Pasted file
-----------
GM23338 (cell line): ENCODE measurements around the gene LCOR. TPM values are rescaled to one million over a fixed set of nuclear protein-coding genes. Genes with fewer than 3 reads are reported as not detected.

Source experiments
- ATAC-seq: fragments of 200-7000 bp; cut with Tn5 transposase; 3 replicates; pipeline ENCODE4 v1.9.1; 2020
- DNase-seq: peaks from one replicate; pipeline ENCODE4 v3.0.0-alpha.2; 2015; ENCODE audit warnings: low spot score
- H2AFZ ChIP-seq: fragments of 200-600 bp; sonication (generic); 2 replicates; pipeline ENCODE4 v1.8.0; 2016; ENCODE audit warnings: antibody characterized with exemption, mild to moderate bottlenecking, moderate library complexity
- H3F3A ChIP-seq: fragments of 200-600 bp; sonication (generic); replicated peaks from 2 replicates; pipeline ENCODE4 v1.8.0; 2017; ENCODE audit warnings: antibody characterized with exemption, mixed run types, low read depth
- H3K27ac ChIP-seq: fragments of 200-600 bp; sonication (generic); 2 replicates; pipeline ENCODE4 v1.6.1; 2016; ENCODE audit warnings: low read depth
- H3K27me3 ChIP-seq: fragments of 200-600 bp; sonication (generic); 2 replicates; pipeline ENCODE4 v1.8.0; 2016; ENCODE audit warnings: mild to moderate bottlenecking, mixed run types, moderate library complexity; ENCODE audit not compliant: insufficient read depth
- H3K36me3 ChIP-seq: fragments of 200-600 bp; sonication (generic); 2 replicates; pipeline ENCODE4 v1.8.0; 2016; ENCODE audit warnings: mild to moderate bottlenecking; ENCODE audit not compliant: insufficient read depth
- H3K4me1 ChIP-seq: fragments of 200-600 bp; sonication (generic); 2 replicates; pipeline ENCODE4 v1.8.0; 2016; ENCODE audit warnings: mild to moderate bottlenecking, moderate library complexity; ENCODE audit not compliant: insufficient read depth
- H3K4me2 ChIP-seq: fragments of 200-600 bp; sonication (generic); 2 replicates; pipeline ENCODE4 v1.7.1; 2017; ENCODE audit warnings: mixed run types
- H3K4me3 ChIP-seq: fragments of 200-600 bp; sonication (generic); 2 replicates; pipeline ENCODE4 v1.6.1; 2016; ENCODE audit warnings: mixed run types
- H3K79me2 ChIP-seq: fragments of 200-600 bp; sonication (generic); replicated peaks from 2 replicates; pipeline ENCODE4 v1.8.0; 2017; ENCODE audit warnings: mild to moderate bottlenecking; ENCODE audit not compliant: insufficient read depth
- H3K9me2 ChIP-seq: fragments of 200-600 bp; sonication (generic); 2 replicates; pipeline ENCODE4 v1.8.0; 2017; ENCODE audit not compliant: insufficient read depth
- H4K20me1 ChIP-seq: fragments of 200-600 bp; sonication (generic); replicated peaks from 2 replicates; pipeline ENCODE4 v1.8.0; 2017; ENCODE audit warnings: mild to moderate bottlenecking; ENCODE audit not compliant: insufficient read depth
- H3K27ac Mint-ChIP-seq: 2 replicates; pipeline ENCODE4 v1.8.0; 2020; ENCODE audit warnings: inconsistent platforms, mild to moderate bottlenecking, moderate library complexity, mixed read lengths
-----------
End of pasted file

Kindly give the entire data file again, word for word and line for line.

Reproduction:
GM23338 (cell line): ENCODE measurements around the gene LCOR. TPM values are rescaled to one million over a fixed set of nuclear protein-coding genes. Genes with fewer than 3 reads are reported as not detected.

Source experiments
- ATAC-seq: fragments of 200-7000 bp; cut with Tn5 transposase; 3 replicates; pipeline ENCODE4 v1.9.1; 2020
- DNase-seq: peaks from one replicate; pipeline ENCODE4 v3.0.0-alpha.2; 2015; ENCODE audit warnings: low spot score
- H2AFZ ChIP-seq: fragments of 200-600 bp; sonication (generic); 2 replicates; pipeline ENCODE4 v1.8.0; 2016; ENCODE audit warnings: antibody characterized with exemption, mild to moderate bottlenecking, moderate library complexity
- H3F3A ChIP-seq: fragments of 200-600 bp; sonication (generic); replicated peaks from 2 replicates; pipeline ENCODE4 v1.8.0; 2017; ENCODE audit warnings: antibody characterized with exemption, mixed run types, low read depth
- H3K27ac ChIP-seq: fragments of 200-600 bp; sonication (generic); 2 replicates; pipeline ENCODE4 v1.6.1; 2016; ENCODE audit warnings: low read depth
- H3K27me3 ChIP-seq: fragments of 200-600 bp; sonication (generic); 2 replicates; pipeline ENCODE4 v1.8.0; 2016; ENCODE audit warnings: mild to moderate bottlenecking, mixed run types, moderate library complexity; ENCODE audit not compliant: insufficient read depth
- H3K36me3 ChIP-seq: fragments of 200-600 bp; sonication (generic); 2 replicates; pipeline ENCODE4 v1.8.0; 2016; ENCODE audit warnings: mild to moderate bottlenecking; ENCODE audit not compliant: insufficient read depth
- H3K4me1 ChIP-seq: fragments of 200-600 bp; sonication (generic); 2 replicates; pipeline ENCODE4 v1.8.0; 2016; ENCODE audit warnings: mild to moderate bottlenecking, moderate library complexity; ENCODE audit not compliant: insufficient read depth
- H3K4me2 ChIP-seq: fragments of 200-600 bp; sonication (generic); 2 replicates; pipeline ENCODE4 v1.7.1; 2017; ENCODE audit warnings: mixed run types
- H3K4me3 ChIP-seq: fragments of 200-600 bp; sonication (generic); 2 replicates; pipeline ENCODE4 v1.6.1; 2016; ENCODE audit warnings: mixed run types
- H3K79me2 ChIP-seq: fragments of 200-600 bp; sonication (generic); replicated peaks from 2 replicates; pipeline ENCODE4 v1.8.0; 2017; ENCODE audit warnings: mild to moderate bottlenecking; ENCODE audit not compliant: insufficient read depth
- H3K9me2 ChIP-seq: fragments of 200-600 bp; sonication (generic); 2 replicates; pipeline ENCODE4 v1.8.0; 2017; ENCODE audit not compliant: insufficient read depth
- H4K20me1 ChIP-seq: fragments of 200-600 bp; sonication (generic); replicated peaks from 2 replicates; pipeline ENCODE4 v1.8.0; 2017; ENCODE audit warnings: mild to moderate bottlenecking; ENCODE audit not compliant: insufficient read depth
- H3K27ac Mint-ChIP-seq: 2 replicates; pipeline ENCODE4 v1.8.0; 2020; ENCODE audit warnings: inconsistent platforms, mild to moderate bottlenecking, moderate library complexity, mixed read lengths